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Experimenting with GECToR: Research into Ensembling and Knowledge Distillation for Large Sequence Taggers

Updated on June 29, 2022NLP/ML
Experimenting with GECToR

Grammatical error correction (GEC) is an important problem in natural language processing (NLP) research. It refers to how we improve spelling, punctuation, grammar, morphology, word choice, and beyond. An intelligent GEC system receives text containing mistakes and produces its corrected version.

The more traditional approach for GEC is to use large Transformer-based sequence-to-sequence models to “translate” the original text into a corrected version in one go. In 2020, we published our research on a faster, more space-efficient system named GECToR, which does sequence tagging to make iterative edits. 

This article describes new research into improving GECToR’s performance through encoder configurations, ensembling methods, and knowledge distillation. With these experiments, we achieved a new state-of-the-art (SOTA) result for our ensemble model. And to our knowledge, our best single model is outperformed only by the much more compute-intensive T5 XXL model (Rothe et al., 2021), which is thirty times larger with 11 billion parameters.

You can read the full paper here: Ensembling and Knowledge Distilling of Large Sequence Taggers for Grammatical Error Correction by Maksym Tarnavskyi1 (Ukrainian Catholic University) and Grammarly researchers Artem Chernodub and Kostiantyn Omelianchuk. This paper was presented at the 60th Annual Meeting of the Association for Computational Linguists (ACL) in 2022.

Overview of GECToR

GECToR is a “tag, not rewrite” approach to grammatical error correction. It contains a Transformer-based encoder stacked with two output linear layers that are responsible for error detection and error correction. 

The system works by predicting the changes that will be made to each token in a sequence of text. Tokens are tagged as “keep,” “delete,” “append_t1,” or “replace_t2” (where t1 and t2 are new tokens). In addition to these tags, we use specific grammar transformation tags, such as changing the case or the verb tense. 

After the sequence of tokens is tagged, GECToR applies the corrections. Since some corrections in a sentence may depend on others, the sequence is run back through the model in an iterative approach.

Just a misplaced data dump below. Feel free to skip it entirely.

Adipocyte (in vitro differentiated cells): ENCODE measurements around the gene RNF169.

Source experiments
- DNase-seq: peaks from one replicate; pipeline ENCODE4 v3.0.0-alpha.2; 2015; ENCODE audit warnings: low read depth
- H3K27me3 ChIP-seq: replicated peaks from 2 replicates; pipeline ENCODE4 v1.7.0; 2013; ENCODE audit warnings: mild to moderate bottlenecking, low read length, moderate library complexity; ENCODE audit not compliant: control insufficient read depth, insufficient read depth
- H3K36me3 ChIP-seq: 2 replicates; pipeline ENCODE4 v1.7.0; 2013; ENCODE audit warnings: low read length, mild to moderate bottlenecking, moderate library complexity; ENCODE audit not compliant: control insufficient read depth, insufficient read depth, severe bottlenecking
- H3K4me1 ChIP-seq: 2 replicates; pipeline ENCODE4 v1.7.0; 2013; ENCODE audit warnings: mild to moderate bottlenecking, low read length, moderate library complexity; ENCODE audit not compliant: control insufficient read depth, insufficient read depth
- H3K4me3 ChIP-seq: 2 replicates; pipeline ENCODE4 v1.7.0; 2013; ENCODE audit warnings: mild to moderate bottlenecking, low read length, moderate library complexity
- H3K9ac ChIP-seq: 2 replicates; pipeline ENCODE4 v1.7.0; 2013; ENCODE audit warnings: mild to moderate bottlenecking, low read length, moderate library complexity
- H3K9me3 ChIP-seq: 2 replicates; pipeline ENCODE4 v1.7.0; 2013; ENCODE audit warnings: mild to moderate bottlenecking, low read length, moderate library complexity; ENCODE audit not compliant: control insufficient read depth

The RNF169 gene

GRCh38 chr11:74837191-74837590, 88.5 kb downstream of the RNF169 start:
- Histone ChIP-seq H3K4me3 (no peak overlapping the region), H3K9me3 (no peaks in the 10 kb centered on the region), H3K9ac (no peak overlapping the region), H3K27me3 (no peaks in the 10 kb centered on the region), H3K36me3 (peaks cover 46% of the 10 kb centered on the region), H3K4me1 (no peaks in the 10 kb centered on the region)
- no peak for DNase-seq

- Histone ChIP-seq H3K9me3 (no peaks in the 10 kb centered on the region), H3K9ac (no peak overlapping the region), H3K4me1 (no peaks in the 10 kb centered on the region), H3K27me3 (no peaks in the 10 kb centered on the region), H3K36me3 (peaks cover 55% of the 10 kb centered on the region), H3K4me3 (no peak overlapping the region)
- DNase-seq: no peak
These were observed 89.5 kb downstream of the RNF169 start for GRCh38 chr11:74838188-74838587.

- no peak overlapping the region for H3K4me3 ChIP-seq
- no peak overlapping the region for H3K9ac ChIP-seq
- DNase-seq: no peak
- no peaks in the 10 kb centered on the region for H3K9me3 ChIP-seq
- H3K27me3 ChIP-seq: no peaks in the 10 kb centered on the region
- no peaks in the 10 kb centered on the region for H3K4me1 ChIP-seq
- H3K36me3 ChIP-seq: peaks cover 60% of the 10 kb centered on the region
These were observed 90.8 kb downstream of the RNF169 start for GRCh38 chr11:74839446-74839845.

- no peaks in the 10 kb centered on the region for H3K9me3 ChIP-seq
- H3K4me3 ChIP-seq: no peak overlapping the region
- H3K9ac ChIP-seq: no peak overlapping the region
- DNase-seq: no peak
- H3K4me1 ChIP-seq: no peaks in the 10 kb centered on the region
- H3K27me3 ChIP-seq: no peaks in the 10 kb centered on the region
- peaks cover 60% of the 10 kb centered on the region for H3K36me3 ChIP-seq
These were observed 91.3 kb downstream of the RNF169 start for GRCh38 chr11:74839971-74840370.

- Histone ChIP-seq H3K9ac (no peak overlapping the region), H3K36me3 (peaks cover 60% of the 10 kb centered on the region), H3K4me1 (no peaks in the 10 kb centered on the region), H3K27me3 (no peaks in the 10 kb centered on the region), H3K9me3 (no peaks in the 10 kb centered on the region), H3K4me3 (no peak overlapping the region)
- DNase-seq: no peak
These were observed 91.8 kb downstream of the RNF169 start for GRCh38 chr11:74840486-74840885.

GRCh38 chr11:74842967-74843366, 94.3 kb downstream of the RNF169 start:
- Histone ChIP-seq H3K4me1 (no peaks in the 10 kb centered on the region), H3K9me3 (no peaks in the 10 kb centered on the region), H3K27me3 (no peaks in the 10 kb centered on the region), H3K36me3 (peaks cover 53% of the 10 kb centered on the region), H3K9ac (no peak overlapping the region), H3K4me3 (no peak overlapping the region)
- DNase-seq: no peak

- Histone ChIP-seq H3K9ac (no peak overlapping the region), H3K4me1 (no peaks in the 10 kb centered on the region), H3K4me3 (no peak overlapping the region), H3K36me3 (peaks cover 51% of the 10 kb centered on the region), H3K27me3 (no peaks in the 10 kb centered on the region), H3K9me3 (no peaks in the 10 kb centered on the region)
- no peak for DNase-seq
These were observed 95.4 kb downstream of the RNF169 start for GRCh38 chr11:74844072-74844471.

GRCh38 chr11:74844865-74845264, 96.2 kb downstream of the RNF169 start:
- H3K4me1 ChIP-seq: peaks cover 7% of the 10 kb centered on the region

For a more in-depth description of GECToR, see this article. The source code is also publicly available

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Exploring improvements to GECToR

GECToR achieves near state-of-the-art results on the canonical evaluation datasets for GEC—while also being faster and less memory-intensive than systems that use a machine translation approach. In our research, we explored ways to improve GECToR’s performance even further using different encoder configurations, ensembling methods, and knowledge distillation. For space reasons, we’ll skip over our system setup, but you can read more about it in the paper.

Encoder configurations

The original GECToR system always used encoders in their Base configuration to trade off inference speed and quality. We investigated using the Large configurations instead, and we added another architecture, DeBERTa, that wasn’t explored in the original GECToR paper.


Experimenting with GECToR 2

We found that switching from Base to Large configurations improves the quality by several F0.5 points for all encoders. However, it comes at the cost of 2.3–2.5 times slower inference on average.

Ensembling the GEC taggers

Ensembling combines the predictions from several models into a single prediction. It’s a proven way to improve quality for model sets with diverse outputs, and most of the recent GEC solutions achieved their best results with an ensemble method. In this research, we explored two different ensembling techniques. 

Averaging output tag probabilities

One method of ensembling is to average the edit tag probabilities that different encoders produce and then use those computed averages to produce a corrected sentence. This approach was also used in the original GECToR paper. 

Experimenting with GECToR 3

We found that averaging tag probabilities improves the quality of corrections, and the more models we combine, the better results we obtain. However, we had even more success with a second approach, described in the next section. 

Majority vote on output edits